Recently the Justice Department received some bad publicity when a government watchdog report claimed the government wasn’t doing much in its efforts to clean up the lending industry. There may be some truth to those reports but you wouldn’t know it from looking at the impressive list of convictions and civil victories coming from Preet Bharara, the United States Attorney for the Southern District of New York (Manhattan). Bharara’s office is just one of 93 US Attorneys offices nationwide but his district has collected billions from the banking industry.
With that introduction as a backdrop, we were not surprised last week when an assistant United States attorney in Manhattan said the government wanted a higher penalty from Rebecca Mairone, former Chief Operating Officer of Countrywide’s (later Bank of America) Full Spectrum Lending division. The government wants more money from the bank as well.
Last October, Bank of America took the unusual step of taking its case to a jury. Most banks settle in the hopes that early acceptance of responsibility will lower the penalties. Bank of America, however, “rolled the dice” and sought to prove their innocence. They lost. At a hearing last week, the Justice Department told the court it wants the bank to pay $2.1 billion and Ms. Mairone to personally pay as much as $1.6 billion. Previously, the government sought $864 million from the bank.
The $864 million dollar damage figure was calculated on the money the bank made from selling certain bad loans to Fannie Mae and Freddie Mac. (Both companies ran out of money during the mortgage crisis and had to receive TARP bailout monies to stay solvent.) Now the government says that the bank should pay a penalty based on the total gains the bank received from the faulty lending program.
In a filing with the court, the government said, “[The] defendants committed a massive fraud by originating thousands of toxic mortgage loans and selling them to Fannie Mae and Freddie Mac with lies… In an effort to not pay any penalty based on its gain, the bank contends that the Court must deduct all manner of expenses in order to reduce the maximum pecuniary gain to zero.”
The government has been equally assertive in its damage claims against Mairone. After learning that Mairone just received a $487,000 bonus from her current employer, the feds say she should also pay more. According to Assistant U.S. Attorney Pierre Armand, Marione’s penalty “needs to be severe enough to deter others.”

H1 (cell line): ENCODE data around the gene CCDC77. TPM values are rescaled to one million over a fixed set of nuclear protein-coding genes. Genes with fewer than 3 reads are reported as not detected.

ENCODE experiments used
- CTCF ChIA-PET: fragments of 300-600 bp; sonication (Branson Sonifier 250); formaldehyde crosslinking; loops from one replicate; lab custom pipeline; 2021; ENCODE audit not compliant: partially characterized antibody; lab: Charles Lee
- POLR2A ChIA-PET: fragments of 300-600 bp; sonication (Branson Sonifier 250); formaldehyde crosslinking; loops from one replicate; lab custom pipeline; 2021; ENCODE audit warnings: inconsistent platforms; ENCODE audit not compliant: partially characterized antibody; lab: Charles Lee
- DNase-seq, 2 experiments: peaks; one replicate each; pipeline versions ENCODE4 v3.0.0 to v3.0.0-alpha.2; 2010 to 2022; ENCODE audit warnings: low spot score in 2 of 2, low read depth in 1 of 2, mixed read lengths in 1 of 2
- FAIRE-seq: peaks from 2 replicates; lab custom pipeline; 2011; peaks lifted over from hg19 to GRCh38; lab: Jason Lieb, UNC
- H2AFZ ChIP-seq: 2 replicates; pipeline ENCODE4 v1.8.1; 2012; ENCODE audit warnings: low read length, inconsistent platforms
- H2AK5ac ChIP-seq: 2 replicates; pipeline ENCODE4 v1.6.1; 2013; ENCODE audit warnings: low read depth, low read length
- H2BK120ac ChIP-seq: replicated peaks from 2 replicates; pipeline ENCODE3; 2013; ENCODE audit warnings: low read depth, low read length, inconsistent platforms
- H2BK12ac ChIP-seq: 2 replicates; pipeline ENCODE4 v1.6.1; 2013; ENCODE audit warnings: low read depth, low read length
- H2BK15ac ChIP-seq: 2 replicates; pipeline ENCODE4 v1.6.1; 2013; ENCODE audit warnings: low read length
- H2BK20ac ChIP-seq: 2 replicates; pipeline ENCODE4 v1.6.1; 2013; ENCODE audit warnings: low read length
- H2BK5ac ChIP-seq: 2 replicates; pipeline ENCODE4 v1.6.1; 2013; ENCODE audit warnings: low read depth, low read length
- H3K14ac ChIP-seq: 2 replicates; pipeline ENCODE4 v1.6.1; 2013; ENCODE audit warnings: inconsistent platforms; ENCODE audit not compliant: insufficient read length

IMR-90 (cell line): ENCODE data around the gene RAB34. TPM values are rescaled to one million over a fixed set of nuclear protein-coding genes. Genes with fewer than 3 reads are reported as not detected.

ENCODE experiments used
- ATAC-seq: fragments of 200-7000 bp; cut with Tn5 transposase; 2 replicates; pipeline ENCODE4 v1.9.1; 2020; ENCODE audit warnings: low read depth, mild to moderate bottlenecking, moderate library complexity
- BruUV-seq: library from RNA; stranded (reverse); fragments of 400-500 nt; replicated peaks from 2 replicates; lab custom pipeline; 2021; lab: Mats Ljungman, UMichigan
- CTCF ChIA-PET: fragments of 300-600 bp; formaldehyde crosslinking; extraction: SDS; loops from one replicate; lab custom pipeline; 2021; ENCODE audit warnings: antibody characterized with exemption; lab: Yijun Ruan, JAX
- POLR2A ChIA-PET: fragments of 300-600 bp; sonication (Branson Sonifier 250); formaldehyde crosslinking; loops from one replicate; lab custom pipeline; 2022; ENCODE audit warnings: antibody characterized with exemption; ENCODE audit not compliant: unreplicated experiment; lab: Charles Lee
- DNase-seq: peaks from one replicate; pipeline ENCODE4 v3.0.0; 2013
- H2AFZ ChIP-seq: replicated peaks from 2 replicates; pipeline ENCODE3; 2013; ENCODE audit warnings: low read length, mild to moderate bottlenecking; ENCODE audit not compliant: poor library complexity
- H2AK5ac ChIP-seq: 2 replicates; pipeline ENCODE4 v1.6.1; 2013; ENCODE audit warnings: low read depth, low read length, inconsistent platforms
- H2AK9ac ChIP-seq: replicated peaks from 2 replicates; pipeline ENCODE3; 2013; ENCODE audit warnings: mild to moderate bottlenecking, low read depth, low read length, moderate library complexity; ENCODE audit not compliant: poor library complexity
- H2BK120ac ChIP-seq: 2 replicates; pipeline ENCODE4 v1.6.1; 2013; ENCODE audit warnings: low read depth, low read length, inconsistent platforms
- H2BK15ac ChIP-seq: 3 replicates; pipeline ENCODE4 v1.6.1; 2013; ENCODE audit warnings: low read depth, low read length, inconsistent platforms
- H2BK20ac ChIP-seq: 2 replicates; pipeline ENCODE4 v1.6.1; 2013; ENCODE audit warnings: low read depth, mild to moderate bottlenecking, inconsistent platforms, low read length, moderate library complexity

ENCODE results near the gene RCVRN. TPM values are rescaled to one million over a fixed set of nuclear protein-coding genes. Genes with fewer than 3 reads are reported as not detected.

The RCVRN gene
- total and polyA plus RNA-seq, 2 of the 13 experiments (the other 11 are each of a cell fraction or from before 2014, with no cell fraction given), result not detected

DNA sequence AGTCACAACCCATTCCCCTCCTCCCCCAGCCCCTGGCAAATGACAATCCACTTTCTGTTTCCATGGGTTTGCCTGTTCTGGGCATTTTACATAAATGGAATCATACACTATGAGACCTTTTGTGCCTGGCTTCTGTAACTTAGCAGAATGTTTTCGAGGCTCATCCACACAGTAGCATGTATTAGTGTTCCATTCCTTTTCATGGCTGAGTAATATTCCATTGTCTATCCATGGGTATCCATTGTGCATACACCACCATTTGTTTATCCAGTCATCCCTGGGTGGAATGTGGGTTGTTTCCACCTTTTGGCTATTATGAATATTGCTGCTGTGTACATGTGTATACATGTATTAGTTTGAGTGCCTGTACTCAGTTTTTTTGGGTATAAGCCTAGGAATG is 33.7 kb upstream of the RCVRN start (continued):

Marione’s lawyer disagrees. He believes that she should not have to pay any monetary penalty despite a jury having found her personally liable. According to a Wall Street Journal story, the lawyer questioned why any penalty should fall on a “single woman with two kids.”
Although we don’t know how much Mairone was paid at Bank of America, obviously she earns good money if just last year her current employer J.P. Morgan Chase paid her almost $500,000 in bonus money.
The case against Mairone and Bank of America was brought by a whistleblower under the Financial Institutions Reform Recovery and Enforcement Act. “FIRREA”, as the law is commonly called, and the federal False Claims Act have provisions that allow whistleblowers to be paid a percentage of whatever the government collects.
Taxpayers across the country are sick and tired of the abuses brought on by America’s “too big to fail” banks. We constantly get calls and emails from former bank employees, loan officers and even some customers with inside information about fraud and corruption within the banking industry.
Most folks that contact a whistleblower lawyer do so out of civic duty in a desire to stop fraud. Some call us because of the availability to receive millions in whistleblower awards. Whatever the motivation, there are plenty of other cases waiting to be discovered.
Whistleblower cases are not limited to big banks. Almost any fraud by a bank or mortgage company may be eligible as is Medicare fraud and fraud involving government construction projects, defense spending and government contracting. Many states have similar laws as well. (Presently we are also seeking cases involving mortgage servicers.)
If you believe you have a potential whistleblower claim, make sure that you first find a great whistleblower lawyer. The right attorney can often mean the difference between the government not taking your case and a multimillion dollar whistleblower award.
The whistleblower lawyers at Mahany & Ertl represent the whistleblower in one of the largest pending false claims act case in the nation, HUD’s $2.4 billion lawsuit against Allied Home Mortgage. For more information, contact attorney Brian Mahany at or by telephone at (414) 704-6731 (direct). Inquiries kept confidential.
(Whistleblower photo courtesy of Dave Winer – scriptingnews)